Indian fitness startup taps MongoDB infrastructure to scale

Indian fitness startup taps MongoDB infrastructure to scale
Ultrahuman Ring

Ultrahuman user data hosted on AWS Cloud.

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Ultrahuman, an Indian fitness startup, has partnered MongoDB, which provides an open-source NoSQL database management program, to collect and process real-time data, generated via its wearable devices, and provide health-related insights to end users.

Founded in 2020 by Vatsal Singhal and Mohit Kumar, Ultrahuman is a metabolic fitness company selling wearables, including Ultrahuman M1 and the Ultrahuman Ring.

While the ring has sensors to track temperature, heart rate and movement, M1 is embedded with sensors that collect glucose biomarkers via a CGM (Continuous Glucose Monitoring) device to help measure the impact of food, sleep, activity, and stress on the human body.

Singhal, told iTnews Asia, that both the M1 and the ring connect to the Ultrahuman app which feeds the data to backend servers where the data is analysed to provide real time health-related insights to end users.

“We push the collected data to servers located in the geography nearest to the user. The data is then cleaned and processed, after which health-related insights are shown on the app,” Singhal said.

Prior to the tie-up with MongoDB, Ultrahuman’s team of developers used to manage and update the data “manually” across each geography. Now the database automatically inserts millions of data points into the dataset in a second, allowing developers to “spend more time” improving products,” he added.

Ultrahuman is using MongoDB Atlas hosted on the AWS Cloud to process the “large volume” of data generated and provide real-time insights with low latency to health device users he said.

Singhal added that with MongoDB Atlas’s global writes capability, the “time” for data ingestion (collection of raw data from different source systems and loading it into the target system) has been reduced from over two seconds initially to less than 50 milliseconds.

“The data load has also become horizontally scalable.”

Simultaneously the time required for a user to visualise the data on the app has gone down from over one second to less than 100 milliseconds, Singhal said.

Scale with a single setup

The platform has over 150 million glucose data points, which the company claims to be one of the largest glucose datasets globally for healthy people, and it provides personalised AI-driven nudges to its users for measuring their performance via its app in relation to the stored data.

These glucose data points are “user data” generated from the wearables that the company is shipping.

Ultrahuman M1 is available in India and UAE and will soon be available in the United Kingdom.

Singhal noted that since the M1 uses a CGM, which is a medically-regulated device, there have been some temporary bottlenecks in rolling out the device in more countries.  

The ring, on the other hand, is a hardware device and while it is available in India, Ultrahuman has plans to ship it worldwide and it already has some users in the US and UAE, Singhal said.

With a globally distributed user base there was a need to have separate setups in different geographies, he added.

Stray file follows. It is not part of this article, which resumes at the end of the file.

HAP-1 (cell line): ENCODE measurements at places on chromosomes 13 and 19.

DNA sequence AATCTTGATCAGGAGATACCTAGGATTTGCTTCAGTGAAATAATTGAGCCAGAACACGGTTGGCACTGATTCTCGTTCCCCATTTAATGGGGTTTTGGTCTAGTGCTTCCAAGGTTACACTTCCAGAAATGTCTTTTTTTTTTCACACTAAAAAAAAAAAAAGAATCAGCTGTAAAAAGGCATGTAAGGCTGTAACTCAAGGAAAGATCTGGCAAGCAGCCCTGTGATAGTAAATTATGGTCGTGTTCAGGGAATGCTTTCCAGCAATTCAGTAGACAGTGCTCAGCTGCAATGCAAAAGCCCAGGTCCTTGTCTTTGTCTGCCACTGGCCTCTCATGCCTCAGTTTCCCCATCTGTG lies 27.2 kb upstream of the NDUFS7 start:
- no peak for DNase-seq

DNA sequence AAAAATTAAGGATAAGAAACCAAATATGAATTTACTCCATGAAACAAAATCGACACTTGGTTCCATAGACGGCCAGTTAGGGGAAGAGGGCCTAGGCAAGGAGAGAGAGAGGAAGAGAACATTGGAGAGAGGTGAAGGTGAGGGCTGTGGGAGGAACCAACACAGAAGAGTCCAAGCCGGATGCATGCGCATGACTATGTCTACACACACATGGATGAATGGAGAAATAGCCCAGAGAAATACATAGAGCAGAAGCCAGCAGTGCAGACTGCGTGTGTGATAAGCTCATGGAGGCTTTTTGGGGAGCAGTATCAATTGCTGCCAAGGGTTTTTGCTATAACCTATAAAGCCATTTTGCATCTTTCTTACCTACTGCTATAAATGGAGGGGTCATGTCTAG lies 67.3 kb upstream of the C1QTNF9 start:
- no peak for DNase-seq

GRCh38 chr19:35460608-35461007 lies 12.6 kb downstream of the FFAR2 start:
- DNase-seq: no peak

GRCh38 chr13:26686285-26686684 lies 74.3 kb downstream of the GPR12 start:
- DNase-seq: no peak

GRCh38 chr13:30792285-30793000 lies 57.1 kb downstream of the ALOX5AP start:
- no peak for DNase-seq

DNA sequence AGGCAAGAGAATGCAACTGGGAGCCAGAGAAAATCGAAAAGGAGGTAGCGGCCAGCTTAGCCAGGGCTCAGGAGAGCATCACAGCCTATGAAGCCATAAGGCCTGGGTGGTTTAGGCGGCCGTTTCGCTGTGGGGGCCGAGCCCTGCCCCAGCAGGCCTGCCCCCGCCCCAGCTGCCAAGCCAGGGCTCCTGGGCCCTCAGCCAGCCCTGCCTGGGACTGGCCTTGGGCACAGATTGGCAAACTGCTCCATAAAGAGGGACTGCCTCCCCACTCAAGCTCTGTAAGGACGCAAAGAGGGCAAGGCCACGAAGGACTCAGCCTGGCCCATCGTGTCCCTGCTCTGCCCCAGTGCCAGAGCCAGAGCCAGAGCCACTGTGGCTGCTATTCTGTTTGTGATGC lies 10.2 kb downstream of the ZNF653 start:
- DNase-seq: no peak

With medical data sitting on its platform, Ultrahuman has felt the need to store the data locally and comply with the data privacy laws of respective countries or regions, Singhal said.

MongoDB’s Manager, Solutions Architect Corp APAC, Himanshumali, said the “sharded cluster” capabilities of MongoDB help Ultrahuman “eliminate the need” to create multiple setups across geographies.

“They can cater to the global audience through a single setup while ensuring that data is located locally in the region, as the database manages all by itself,” he said.

“The algorithm is inbuilt into the sharding methodology, so no application code has to be written, no logic has to be added from the application side, and the database takes care of it automatically,” he added.

The Ultrahuman app streams data in real-time to the cloud and it is “time-sensitive” data that is generated at regular intervals of either a few seconds or minutes.

MongoDB’s database stores this time-series data along with the “bucketing pattern”.

"While dealing with time-series data, real-time analytics, or the IoT-generated data, the time-series collection in MongoDB makes it easy," Himanshumali said.  

This helps in discovering historical trends, providing forecasts for the future, and optimising storage, he added.

Also, with traditional databases, there is a need to build an operational setup and then “move data” to a different system for analytical operations, Singhal noted.

“This slows down the database and this is where MongoDB Atlas’s analytics node feature helps in workload isolation and provides real-time responses to users,” said Singhal.

Along with network isolation, the database configures role-based access, and encryption using transport layer security (TLS) over the network traffic – all these security features ensure a secure data environment, Himanshumali added.

MongoDB takes care of all the pain points and allows us to expand without worry, and that too, with the click of a button. “It helps us reduce costs, not just from a product perspective, but also from an engineering point of view”, Singhal said.

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